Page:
From barriers to Baroque

“to trump”: Alternative meanings: to invent, to make up, to fabricate, to concoct to fake, to falsify, &c … .

Trump Wall.png

The other day, my wife had an email from one of her oldest friends — perhaps her oldest oldest friend — in which she was apparently asked her opinion of the 45th President of the United States.  Apparently, the friend had been on a cruise where she met several people who had a positive opinion of the world’s greatest Bob the Builder.  I write “apparently” twice because I am not privy to the content of all my good lady’s correspondence nor to her numerous telephone conversations from which I have to guess the subject matters and their gravity from the words spoken at our end of the line when I’m within hearing distance— and even then, given my impaired hearing, I can’t be sure what it’s all about, which is probably just as well.

Anyway, I note that the good friend didn’t ask me what I think of the great man himself but then that might be because she is a diligent reader of this blog and must by now have a faint notion of what my opinion is. Truth to tell, just as in the cases of Israel’s Minister of Re-Education, Mr. Bennett, and its Ministress of Kulturkampf, Ms. Regev, I try very hard not to think of Mr. Trump at all. But that, in gross understatement, is rather demanding.  I tend to wake up each day some time before the morning news on the radio at 6 o’clock wondering what was on Donald’s mind the previous day.  What was it that disturbed his sleep that might be disrupting my sleep patterns? What entered his mind when he was practising his by now famous pout and scowl in front of his bathroom mirror.  Perhaps he just suffers from constipation?  Or maybe he just eats unripe persimmons.  (They give you an automatic petulant Trump-like pout, just like Donald’s.  Try it, perhaps!  It’s horrible)  

Does he flex and crack his fingers before he tweets or does he just press the microphone button on his smartphone and talk to the machine in his by now well-known dulcet tones, making full use of his somewhat limited vocabulary and then let his 20,000,000 followers instantly read in a maximum of 140 characters how the world is to suffer today.  All I can say is that I hope his smartphone and Twitter account are more secure than Hillary’s famous and infamous email account, otherwise we may find one day that some Russian or Chinese or Israeli hacker has been listening in to his every cogitation and that Tom Lehrer’s prophecies of half a century (!) ago might, heaven forbid, indeed come true.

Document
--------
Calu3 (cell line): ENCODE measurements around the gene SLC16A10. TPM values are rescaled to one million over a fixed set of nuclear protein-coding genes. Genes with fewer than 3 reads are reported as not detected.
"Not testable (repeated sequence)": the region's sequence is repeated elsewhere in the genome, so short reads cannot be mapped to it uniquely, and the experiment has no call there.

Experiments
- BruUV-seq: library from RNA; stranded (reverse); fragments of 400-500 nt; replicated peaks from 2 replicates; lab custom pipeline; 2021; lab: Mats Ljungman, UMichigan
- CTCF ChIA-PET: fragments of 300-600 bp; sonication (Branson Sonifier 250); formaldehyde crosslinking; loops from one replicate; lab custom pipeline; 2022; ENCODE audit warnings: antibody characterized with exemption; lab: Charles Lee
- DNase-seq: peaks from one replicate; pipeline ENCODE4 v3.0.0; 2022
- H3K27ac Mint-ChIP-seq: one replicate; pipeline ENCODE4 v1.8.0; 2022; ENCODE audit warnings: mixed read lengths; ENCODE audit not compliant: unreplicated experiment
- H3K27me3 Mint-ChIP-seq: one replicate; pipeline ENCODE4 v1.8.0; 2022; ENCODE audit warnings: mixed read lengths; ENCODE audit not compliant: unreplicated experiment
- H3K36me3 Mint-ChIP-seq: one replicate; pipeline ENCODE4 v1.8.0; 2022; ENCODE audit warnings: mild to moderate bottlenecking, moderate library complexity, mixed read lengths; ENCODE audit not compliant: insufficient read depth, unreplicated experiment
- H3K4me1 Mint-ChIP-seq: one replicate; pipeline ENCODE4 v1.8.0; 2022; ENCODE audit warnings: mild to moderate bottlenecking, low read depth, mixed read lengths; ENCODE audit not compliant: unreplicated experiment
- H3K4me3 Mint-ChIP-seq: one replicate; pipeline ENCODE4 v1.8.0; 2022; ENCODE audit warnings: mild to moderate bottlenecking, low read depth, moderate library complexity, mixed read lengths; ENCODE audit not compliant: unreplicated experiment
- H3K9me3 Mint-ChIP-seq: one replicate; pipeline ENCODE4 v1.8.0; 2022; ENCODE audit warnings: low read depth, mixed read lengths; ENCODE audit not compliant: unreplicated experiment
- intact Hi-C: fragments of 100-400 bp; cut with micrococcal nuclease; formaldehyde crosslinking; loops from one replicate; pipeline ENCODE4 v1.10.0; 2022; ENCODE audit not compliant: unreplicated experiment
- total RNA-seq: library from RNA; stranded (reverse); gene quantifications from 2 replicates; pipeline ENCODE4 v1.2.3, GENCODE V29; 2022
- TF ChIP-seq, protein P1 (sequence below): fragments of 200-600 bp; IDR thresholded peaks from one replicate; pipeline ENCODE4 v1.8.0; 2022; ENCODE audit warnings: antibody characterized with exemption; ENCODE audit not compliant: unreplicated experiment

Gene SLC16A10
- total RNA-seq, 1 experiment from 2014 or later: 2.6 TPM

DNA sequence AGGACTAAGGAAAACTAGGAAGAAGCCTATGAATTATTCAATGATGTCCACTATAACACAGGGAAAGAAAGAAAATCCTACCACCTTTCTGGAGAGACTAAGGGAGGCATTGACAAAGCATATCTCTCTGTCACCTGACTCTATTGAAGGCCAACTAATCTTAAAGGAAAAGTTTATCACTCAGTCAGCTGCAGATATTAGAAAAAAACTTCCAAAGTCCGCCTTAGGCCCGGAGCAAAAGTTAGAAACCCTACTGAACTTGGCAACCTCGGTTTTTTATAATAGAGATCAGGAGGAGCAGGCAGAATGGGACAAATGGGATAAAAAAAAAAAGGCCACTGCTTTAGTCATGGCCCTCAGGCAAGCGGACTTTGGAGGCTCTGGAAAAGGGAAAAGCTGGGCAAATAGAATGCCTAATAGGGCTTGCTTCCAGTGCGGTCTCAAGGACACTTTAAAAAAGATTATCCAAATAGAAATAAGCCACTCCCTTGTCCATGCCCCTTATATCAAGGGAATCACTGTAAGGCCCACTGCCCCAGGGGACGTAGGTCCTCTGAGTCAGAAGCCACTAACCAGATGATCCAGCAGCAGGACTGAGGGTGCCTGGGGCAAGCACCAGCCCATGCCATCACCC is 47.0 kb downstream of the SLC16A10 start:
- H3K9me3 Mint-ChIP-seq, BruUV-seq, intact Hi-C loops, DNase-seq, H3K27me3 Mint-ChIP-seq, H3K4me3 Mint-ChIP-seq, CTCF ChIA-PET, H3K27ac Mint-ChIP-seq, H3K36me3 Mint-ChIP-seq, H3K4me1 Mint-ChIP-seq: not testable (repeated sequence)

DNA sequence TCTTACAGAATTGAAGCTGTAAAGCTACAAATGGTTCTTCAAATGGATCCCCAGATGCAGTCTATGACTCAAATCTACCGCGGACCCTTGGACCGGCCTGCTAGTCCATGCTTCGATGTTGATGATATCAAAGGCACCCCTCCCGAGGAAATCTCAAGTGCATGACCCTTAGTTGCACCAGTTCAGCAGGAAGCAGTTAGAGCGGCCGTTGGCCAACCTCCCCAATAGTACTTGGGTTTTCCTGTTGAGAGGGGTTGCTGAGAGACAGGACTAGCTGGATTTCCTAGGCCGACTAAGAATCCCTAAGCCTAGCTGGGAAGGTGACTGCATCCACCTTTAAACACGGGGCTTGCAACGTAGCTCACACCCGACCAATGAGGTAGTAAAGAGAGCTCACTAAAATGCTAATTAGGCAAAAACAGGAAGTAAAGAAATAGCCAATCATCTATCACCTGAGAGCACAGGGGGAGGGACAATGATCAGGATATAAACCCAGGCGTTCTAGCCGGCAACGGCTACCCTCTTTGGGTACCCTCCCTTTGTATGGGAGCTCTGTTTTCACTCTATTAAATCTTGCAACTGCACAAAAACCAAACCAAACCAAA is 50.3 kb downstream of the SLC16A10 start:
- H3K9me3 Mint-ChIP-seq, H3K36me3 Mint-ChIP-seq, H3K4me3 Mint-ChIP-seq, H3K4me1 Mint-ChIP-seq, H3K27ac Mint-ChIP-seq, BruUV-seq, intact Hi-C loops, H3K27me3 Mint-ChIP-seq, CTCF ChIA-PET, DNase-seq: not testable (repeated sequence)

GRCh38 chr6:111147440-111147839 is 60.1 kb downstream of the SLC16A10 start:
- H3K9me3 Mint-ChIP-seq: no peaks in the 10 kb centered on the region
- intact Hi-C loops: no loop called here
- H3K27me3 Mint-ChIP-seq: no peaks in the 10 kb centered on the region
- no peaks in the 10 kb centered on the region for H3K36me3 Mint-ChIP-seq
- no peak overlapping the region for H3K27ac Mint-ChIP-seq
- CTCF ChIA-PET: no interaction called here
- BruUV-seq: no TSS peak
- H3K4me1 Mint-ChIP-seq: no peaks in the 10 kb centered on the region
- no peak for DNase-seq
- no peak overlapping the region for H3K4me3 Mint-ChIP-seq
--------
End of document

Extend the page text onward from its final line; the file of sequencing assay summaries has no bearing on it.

(If you don’t want to listen to it all, just skip the first 2 minutes precisely of the first one and 45 seconds of the second!)

It strikes me that the Executive Order to tighten up border control in the way that it was done is, to say the least, a little strange.  That’s because I always thought that the greatness of America, that greatness which President Trump wishes to recreate, was that it could take in immigrants and refugees of all origins and from everywhere throughout the world and turn them into loyal and productive Americans.  That’s what always made America different — and great.  Or so I thought until the Laird of Trump Tower appeared on the scene to instruct me otherwise.  Oh well, surprise, surprise!  


Surprise, surprise!

No doubt Syria, Iran, Iraq, Libya, Somalia, Sudan and Yemen are all dangerous places but then so are Saudi Arabia, Turkey, Egypt and the U.A.E., countries that, as reported by The Washington Post, a paper that has not been a lover of Republican presidents in the past, Mr. Trump has had business interests.  


Be that as it may, with the exception of 9/11 in which the perpetrators were nationals of Saudi Arabia, Egypt, the U.A.E. and Lebanon, my recall is that all of the many terrorist attacks on schools, colleges, shopping malls and elsewhere perpetrated in the United States since 2001 have been by American nationals, mostly non-Muslim.  But then what can you expect from a country that permits its citizens — even those known to have been completely deranged for years — to bear arms and use them?  All of which makes the definition of a Canadian as “an unarmed North American with health insurance” all the more poignant!